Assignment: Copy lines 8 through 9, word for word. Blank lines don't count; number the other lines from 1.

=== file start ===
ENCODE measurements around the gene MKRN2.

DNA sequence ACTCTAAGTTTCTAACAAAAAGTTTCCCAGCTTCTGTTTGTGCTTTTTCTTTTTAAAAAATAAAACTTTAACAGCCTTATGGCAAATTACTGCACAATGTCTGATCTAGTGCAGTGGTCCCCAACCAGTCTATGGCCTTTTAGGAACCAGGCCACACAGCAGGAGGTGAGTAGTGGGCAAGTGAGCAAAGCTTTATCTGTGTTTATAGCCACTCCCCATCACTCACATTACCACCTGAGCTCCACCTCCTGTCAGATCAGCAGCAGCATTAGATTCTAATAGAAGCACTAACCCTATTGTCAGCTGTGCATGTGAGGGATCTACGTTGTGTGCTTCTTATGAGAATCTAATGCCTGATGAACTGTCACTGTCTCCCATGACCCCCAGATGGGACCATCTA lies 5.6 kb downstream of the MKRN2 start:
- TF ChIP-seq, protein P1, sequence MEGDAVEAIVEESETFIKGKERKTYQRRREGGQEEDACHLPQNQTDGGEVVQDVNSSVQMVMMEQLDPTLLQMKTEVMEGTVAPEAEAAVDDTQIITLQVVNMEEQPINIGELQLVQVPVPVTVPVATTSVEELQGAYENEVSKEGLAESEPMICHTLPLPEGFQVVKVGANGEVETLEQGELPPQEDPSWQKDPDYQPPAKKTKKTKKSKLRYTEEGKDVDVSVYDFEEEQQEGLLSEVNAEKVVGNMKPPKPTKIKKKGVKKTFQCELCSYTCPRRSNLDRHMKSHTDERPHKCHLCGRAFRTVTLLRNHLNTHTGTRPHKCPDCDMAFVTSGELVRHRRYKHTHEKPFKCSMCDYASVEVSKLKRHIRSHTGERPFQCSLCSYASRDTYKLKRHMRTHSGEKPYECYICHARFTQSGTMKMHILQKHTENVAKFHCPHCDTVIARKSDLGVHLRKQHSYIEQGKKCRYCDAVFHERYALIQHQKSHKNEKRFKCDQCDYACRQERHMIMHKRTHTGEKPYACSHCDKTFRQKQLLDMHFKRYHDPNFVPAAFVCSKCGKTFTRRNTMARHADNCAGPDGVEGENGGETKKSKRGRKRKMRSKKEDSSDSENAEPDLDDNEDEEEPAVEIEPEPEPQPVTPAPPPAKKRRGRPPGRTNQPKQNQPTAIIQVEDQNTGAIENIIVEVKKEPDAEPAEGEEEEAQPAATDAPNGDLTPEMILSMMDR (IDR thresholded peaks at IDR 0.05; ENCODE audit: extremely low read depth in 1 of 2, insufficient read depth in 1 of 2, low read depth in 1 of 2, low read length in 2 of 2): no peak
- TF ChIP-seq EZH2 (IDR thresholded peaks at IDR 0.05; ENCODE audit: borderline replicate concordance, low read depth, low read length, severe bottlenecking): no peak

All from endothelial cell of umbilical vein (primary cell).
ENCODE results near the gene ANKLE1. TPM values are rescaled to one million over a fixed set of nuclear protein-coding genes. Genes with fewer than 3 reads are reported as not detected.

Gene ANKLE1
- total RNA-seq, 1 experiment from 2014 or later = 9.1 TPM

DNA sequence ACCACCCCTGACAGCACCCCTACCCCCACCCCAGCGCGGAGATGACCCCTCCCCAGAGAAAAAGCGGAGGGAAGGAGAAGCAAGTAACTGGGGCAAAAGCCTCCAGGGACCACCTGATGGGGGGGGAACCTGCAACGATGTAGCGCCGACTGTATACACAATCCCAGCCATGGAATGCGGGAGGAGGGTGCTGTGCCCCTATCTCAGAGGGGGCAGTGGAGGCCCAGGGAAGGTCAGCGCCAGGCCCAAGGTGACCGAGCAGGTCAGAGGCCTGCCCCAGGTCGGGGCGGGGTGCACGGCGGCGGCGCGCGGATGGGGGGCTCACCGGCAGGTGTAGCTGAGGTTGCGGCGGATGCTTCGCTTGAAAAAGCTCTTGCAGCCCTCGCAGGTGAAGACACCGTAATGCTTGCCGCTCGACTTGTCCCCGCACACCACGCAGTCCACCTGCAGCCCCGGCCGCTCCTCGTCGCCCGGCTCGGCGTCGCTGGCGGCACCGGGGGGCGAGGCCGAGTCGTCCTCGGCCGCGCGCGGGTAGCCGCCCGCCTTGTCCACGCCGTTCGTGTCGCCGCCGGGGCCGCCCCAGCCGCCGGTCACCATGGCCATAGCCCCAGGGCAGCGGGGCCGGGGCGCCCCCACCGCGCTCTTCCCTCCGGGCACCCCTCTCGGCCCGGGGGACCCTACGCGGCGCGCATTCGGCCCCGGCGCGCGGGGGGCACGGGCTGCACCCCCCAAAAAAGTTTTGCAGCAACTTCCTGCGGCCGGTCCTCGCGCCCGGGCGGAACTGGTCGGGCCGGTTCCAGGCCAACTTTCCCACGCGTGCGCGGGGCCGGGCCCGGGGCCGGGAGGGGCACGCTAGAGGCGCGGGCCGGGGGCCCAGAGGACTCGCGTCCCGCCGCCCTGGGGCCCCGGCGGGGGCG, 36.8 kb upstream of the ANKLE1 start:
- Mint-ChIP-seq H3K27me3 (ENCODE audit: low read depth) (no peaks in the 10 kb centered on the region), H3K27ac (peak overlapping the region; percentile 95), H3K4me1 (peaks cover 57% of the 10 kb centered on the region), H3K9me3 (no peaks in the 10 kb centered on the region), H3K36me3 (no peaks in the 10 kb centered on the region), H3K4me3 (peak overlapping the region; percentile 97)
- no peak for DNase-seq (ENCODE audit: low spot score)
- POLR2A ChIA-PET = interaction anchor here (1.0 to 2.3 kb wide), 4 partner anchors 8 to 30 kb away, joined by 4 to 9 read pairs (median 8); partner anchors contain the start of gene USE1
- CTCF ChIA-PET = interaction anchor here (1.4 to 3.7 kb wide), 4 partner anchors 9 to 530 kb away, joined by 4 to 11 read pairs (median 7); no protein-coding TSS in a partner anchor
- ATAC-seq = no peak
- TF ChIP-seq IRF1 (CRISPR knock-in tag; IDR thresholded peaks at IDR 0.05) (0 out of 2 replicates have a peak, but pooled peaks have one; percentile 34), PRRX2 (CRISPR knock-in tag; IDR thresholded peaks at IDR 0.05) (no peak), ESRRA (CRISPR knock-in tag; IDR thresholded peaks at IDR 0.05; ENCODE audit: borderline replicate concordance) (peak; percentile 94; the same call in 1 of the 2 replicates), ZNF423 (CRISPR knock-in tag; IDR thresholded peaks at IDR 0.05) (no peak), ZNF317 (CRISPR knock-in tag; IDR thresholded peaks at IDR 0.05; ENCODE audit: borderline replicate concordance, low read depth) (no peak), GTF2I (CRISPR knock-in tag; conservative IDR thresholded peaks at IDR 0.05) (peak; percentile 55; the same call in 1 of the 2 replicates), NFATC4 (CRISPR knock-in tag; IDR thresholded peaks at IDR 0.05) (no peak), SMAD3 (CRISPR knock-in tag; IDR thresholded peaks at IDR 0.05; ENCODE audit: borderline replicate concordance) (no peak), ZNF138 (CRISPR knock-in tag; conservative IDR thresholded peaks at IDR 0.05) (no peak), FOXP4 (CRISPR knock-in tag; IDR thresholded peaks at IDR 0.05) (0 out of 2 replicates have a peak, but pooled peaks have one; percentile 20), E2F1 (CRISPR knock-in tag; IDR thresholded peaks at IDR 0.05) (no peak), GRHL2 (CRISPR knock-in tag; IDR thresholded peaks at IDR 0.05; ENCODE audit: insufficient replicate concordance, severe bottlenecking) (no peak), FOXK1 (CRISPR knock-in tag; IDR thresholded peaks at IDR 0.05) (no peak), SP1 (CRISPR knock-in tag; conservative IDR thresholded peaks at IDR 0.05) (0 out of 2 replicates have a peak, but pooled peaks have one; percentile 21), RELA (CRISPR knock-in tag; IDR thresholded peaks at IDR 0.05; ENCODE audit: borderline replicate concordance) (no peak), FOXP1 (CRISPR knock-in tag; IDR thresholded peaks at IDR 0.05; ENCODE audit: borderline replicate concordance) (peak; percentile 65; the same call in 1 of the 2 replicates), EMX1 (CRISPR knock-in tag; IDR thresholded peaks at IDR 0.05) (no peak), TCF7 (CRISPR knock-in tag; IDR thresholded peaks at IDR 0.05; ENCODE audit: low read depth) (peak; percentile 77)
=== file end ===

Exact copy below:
- total RNA-seq, 1 experiment from 2014 or later = 9.1 TPM

DNA sequence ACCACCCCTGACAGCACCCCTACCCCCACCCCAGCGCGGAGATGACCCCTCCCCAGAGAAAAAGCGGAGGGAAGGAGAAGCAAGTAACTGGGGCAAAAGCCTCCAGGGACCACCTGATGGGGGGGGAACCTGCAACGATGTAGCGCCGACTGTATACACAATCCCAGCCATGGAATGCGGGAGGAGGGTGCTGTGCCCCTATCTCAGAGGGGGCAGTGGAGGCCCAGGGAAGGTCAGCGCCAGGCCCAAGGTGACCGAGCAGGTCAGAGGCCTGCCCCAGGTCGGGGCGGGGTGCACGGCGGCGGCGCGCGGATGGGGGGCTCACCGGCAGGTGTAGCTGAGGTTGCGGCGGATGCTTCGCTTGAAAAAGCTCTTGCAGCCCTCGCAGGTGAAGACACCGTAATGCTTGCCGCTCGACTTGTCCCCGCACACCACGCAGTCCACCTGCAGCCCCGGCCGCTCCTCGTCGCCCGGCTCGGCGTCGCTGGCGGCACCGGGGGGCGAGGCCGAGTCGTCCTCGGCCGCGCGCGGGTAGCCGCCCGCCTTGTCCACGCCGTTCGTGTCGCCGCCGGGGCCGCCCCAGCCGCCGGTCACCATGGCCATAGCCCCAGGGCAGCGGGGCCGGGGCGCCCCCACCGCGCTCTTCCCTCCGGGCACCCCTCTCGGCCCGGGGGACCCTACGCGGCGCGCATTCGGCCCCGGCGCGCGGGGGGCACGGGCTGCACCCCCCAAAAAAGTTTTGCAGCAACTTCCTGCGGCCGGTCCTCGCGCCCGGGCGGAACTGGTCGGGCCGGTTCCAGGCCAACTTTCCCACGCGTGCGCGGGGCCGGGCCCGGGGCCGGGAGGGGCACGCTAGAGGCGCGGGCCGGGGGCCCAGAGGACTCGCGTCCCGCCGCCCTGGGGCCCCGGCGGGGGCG, 36.8 kb upstream of the ANKLE1 start: